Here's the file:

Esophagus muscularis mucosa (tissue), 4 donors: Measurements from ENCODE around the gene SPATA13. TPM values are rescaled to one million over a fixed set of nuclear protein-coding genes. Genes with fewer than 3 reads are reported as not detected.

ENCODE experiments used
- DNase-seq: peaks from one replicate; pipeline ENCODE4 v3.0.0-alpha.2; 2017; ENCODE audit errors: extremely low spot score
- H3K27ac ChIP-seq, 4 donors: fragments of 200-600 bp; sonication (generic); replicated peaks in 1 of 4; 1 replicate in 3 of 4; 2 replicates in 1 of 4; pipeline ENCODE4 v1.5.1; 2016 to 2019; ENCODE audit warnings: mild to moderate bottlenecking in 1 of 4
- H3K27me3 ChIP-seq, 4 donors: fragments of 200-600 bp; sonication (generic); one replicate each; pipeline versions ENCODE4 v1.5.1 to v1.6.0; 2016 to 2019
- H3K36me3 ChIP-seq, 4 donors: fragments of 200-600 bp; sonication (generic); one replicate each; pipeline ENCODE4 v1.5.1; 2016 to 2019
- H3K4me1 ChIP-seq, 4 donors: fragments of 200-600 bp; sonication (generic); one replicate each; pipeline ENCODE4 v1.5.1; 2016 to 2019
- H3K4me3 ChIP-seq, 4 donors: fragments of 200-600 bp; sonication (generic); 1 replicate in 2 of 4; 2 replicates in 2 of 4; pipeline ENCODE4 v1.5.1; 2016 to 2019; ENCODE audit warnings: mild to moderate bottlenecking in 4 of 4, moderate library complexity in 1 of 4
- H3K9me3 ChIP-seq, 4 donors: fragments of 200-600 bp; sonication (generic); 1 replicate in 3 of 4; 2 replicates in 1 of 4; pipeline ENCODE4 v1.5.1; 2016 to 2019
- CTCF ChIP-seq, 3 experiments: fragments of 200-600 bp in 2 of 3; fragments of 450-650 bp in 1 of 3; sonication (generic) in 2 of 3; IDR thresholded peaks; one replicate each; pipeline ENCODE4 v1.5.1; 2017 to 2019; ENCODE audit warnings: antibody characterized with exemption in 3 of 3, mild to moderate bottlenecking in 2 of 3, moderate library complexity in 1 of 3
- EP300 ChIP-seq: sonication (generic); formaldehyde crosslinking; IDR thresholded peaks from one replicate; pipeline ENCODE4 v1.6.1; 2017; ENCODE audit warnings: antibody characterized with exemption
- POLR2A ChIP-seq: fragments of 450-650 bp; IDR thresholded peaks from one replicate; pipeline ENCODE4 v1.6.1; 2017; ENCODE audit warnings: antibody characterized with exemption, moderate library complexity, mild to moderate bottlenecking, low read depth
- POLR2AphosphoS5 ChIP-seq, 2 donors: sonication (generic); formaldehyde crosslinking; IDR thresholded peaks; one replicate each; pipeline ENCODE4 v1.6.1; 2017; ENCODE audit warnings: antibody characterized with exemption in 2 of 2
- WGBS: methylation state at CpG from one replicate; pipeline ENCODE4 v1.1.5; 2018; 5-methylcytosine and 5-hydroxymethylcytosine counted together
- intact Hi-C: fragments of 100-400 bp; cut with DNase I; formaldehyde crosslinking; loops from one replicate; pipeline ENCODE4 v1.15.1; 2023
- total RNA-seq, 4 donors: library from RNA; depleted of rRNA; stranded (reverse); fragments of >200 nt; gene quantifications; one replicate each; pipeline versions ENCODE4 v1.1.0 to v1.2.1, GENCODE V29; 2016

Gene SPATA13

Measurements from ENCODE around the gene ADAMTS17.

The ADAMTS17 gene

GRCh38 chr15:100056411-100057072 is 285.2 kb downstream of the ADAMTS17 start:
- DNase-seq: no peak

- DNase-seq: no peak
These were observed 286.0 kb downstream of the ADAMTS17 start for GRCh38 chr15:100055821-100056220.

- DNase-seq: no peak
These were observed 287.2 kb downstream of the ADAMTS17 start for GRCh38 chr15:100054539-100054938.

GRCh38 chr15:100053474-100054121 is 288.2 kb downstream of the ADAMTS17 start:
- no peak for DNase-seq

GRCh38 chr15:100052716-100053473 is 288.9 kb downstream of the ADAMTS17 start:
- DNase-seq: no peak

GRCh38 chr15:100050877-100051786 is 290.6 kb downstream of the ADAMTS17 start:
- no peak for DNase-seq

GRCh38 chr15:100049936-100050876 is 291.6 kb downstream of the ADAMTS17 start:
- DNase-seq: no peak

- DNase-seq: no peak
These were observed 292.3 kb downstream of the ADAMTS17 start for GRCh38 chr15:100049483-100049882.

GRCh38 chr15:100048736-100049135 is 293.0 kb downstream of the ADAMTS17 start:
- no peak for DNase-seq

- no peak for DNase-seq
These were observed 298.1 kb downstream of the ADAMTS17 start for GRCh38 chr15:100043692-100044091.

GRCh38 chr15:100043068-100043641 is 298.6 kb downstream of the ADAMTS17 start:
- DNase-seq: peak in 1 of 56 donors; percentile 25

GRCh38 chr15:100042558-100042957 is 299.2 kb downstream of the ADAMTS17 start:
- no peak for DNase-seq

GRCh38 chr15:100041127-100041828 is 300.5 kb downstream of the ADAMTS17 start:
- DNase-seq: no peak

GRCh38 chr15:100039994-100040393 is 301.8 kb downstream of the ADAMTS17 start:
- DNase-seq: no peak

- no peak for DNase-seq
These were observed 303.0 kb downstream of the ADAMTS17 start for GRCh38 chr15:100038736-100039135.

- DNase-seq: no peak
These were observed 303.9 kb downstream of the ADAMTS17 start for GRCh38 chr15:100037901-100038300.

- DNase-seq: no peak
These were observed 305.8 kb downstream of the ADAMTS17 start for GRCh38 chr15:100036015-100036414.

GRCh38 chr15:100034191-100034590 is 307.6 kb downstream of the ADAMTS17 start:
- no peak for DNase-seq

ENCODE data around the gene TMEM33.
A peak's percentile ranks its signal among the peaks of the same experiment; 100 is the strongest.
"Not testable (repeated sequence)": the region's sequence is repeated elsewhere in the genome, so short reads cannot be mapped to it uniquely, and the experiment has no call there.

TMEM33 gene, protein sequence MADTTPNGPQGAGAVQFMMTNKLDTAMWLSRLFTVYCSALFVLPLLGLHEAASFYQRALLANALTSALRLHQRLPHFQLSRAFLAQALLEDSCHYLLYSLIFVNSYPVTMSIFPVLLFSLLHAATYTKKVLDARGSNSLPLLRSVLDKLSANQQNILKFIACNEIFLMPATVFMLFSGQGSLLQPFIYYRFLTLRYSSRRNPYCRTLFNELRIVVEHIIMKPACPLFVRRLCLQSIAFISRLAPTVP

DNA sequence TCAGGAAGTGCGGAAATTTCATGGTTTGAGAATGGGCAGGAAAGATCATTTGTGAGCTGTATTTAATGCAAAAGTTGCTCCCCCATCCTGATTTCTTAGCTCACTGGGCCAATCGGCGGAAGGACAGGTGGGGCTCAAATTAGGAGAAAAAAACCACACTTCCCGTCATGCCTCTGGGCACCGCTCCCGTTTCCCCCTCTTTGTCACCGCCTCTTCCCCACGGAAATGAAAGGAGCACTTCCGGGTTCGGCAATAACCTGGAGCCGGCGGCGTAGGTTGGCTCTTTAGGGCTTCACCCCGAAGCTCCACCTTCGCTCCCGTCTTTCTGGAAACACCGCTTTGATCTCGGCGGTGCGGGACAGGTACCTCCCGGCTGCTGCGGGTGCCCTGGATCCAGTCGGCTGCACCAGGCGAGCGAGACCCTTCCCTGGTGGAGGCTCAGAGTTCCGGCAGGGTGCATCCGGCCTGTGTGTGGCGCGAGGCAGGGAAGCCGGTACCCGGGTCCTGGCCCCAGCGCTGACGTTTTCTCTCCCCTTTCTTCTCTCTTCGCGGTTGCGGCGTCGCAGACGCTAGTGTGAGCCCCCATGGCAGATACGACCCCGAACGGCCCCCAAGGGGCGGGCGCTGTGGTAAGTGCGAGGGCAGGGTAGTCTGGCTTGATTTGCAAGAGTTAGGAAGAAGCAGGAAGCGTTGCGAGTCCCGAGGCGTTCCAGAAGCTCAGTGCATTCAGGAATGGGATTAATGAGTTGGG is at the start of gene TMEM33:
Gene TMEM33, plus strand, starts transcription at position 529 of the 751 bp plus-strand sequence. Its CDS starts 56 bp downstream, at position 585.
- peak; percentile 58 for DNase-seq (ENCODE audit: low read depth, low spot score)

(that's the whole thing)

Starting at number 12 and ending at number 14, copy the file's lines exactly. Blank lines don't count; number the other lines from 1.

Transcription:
- POLR2A ChIP-seq: fragments of 450-650 bp; IDR thresholded peaks from one replicate; pipeline ENCODE4 v1.6.1; 2017; ENCODE audit warnings: antibody characterized with exemption, moderate library complexity, mild to moderate bottlenecking, low read depth
- POLR2AphosphoS5 ChIP-seq, 2 donors: sonication (generic); formaldehyde crosslinking; IDR thresholded peaks; one replicate each; pipeline ENCODE4 v1.6.1; 2017; ENCODE audit warnings: antibody characterized with exemption in 2 of 2
- WGBS: methylation state at CpG from one replicate; pipeline ENCODE4 v1.1.5; 2018; 5-methylcytosine and 5-hydroxymethylcytosine counted together